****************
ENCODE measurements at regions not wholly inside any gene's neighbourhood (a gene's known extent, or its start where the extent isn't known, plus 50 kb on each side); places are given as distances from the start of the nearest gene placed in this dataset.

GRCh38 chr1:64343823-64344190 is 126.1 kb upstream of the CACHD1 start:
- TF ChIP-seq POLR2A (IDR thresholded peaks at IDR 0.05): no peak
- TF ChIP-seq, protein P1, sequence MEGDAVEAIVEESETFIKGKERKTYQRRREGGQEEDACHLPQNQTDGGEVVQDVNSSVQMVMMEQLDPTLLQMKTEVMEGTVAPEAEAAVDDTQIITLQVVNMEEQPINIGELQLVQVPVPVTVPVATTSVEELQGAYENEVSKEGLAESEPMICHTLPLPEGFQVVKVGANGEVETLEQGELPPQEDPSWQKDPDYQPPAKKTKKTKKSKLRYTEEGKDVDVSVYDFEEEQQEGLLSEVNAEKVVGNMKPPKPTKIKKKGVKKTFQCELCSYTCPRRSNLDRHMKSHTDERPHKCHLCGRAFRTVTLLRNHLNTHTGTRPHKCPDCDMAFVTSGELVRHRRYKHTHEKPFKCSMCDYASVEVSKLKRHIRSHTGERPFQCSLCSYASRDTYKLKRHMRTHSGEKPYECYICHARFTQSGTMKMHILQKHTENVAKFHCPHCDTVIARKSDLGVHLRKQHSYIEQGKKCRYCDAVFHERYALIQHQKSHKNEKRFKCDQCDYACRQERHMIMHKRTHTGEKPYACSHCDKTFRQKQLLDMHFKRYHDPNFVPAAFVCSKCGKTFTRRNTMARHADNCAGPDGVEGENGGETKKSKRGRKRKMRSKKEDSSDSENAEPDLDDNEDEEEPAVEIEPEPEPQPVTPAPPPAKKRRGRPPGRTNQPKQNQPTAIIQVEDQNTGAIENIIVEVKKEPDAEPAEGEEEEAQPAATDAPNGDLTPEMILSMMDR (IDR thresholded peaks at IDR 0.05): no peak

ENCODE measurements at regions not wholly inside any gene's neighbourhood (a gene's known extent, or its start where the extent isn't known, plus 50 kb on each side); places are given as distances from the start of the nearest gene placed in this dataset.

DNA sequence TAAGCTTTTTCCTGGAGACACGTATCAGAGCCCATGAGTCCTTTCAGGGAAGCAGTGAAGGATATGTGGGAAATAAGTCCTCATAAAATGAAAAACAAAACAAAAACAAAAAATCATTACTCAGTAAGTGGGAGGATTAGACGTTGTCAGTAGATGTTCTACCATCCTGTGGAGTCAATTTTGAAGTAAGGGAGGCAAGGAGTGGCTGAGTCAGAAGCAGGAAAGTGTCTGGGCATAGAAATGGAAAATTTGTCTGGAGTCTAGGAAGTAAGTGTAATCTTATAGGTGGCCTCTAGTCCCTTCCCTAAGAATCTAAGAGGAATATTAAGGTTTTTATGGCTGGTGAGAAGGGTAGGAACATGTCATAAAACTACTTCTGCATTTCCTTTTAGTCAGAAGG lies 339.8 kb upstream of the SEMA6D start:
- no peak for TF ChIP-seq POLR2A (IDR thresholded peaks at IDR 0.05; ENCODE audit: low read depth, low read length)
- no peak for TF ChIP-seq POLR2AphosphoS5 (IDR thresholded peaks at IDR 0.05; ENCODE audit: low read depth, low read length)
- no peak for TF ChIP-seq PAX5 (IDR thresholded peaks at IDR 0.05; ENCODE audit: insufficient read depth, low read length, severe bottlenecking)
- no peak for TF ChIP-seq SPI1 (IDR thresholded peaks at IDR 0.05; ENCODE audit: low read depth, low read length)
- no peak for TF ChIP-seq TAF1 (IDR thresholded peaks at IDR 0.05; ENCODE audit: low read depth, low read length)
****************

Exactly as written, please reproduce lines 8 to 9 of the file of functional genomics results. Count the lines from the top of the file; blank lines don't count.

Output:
- no peak for TF ChIP-seq POLR2AphosphoS5 (IDR thresholded peaks at IDR 0.05; ENCODE audit: low read depth, low read length)
- no peak for TF ChIP-seq PAX5 (IDR thresholded peaks at IDR 0.05; ENCODE audit: insufficient read depth, low read length, severe bottlenecking)